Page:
|Reflections on Reconfiguring Methods During COVID-19: Lessons in Trust, Partnership, and Care
This paper is a set of reflections from researchers in the Center for Sustainable
Communities, University of Canberra, drawing out emerging lessons from the process
of re-configuring research methods during COVID-19. The pandemic has presented
new spaces of negotiation, struggle, and interdependence within research projects and
research teams. It has left researchers often uncertain about how to do their work
effectively. At the same time, it has opened up opportunities to re-think how researchers
undertake the work of research. In this paper we reflect on several current research
programs that have had to undergo rapid design shifts to adjust to new conditions under
COVID-19. The rapid shift has afforded some surprisingly positive outcomes and raised
important questions for the future. In our reflections we look at the impact of COVID-19
at different stages of designing research with partners, establishing new relationships
with partners and distant field sites, and data collection and analysis. We draw on
Participatory Action Research (PAR) methodological ideas and highlight ways in which we
have adapted and experimented with PAR methods during the pandemic. We reflect on
the aspects of PAR that have assisted us to continue in our work, in particular, how PAR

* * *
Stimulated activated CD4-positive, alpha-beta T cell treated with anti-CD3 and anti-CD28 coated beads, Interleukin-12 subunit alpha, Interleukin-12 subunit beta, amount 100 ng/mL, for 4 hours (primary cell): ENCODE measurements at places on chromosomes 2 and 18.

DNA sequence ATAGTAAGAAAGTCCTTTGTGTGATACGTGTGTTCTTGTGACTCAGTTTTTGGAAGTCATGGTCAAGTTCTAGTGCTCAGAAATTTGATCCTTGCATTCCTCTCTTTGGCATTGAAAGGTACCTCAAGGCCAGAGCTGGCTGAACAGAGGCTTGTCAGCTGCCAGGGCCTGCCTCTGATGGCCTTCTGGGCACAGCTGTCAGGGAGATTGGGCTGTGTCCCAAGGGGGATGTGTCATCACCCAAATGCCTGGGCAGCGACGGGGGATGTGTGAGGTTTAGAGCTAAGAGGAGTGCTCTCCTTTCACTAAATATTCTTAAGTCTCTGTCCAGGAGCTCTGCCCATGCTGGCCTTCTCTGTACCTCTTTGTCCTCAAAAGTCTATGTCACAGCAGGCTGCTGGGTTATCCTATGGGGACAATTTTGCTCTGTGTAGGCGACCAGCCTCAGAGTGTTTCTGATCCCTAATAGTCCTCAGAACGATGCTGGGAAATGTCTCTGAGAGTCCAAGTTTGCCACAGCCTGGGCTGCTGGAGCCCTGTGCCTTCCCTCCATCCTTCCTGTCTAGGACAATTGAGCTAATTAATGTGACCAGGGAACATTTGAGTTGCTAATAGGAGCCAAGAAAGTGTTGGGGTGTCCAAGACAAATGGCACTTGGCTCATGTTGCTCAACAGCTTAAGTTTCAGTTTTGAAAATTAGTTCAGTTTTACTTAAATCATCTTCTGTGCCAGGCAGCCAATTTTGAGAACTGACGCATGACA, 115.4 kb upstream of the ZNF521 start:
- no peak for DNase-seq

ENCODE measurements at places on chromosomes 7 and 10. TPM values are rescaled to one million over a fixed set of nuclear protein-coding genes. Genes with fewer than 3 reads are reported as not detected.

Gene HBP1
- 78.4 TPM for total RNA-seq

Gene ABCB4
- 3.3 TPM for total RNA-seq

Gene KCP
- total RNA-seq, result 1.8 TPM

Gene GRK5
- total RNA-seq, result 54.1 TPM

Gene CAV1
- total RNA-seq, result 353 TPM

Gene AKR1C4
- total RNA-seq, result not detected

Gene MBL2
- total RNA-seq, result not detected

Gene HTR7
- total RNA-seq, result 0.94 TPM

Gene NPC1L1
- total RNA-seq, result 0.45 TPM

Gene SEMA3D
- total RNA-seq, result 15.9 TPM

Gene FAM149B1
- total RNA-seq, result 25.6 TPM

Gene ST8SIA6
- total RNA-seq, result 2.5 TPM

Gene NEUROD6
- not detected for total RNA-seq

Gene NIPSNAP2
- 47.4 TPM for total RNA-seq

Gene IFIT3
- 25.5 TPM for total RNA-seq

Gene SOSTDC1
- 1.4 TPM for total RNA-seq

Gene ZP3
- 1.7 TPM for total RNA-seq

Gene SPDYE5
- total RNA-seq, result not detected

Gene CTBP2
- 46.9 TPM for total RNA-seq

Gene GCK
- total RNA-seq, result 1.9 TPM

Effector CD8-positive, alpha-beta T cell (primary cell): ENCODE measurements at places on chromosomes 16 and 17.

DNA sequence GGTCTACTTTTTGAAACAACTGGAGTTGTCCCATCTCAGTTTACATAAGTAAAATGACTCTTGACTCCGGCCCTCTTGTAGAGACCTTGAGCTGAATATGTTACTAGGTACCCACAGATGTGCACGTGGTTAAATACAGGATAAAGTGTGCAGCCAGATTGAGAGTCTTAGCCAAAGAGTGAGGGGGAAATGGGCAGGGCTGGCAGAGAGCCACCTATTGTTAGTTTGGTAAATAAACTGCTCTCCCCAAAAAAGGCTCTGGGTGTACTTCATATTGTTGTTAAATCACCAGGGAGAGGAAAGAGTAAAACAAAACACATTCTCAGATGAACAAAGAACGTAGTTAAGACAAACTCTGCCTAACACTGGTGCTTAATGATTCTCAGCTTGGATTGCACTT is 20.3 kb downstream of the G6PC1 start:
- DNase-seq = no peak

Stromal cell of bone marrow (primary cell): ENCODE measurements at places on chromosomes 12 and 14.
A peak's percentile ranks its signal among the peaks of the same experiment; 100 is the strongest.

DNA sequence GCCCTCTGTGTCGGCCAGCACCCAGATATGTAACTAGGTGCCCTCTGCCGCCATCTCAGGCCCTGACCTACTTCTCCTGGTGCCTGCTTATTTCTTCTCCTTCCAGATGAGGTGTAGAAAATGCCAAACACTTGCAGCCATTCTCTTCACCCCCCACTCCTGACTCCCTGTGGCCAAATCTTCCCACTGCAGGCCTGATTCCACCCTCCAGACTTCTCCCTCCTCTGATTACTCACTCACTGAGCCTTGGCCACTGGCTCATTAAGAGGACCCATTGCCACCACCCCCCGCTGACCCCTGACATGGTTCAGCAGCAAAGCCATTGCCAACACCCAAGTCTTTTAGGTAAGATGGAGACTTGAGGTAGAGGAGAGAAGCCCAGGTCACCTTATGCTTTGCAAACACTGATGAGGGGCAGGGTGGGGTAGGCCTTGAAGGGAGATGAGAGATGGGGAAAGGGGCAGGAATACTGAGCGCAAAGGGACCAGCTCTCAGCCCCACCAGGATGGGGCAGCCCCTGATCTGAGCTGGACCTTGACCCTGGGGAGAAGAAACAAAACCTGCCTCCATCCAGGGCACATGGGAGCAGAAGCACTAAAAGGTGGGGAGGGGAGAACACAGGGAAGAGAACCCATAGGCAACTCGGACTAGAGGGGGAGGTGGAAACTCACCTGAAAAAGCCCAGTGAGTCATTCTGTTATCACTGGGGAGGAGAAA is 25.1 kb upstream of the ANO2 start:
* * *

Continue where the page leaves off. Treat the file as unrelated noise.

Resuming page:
foregrounds diverse ways of knowing, being and doing, and prioritizes local aspirations,
concerns and world views to drive the research agenda and the processes of social
or economic change that accompany it. PAR also helps us to reflect on methods for
building relationships of mutual trust, having genuine and authentic collaborations, and
open conversations. We reflect on the potential lessons for PAR and community engaged
research more generally. Amidst the challenges, our experience reveals new pathways
for research practice to rebalance power relationships and support local place-conscious
capacity for action.
|Ethnography in and with bodies
In this article, Katharine and Kelly reflect on the role of the body in ethnographic research, suggesting some questions we might consider as we seek to create caring academic communities supporting each other in ethnographic work.
|Creating community-based indicators of gender equity: A Methodology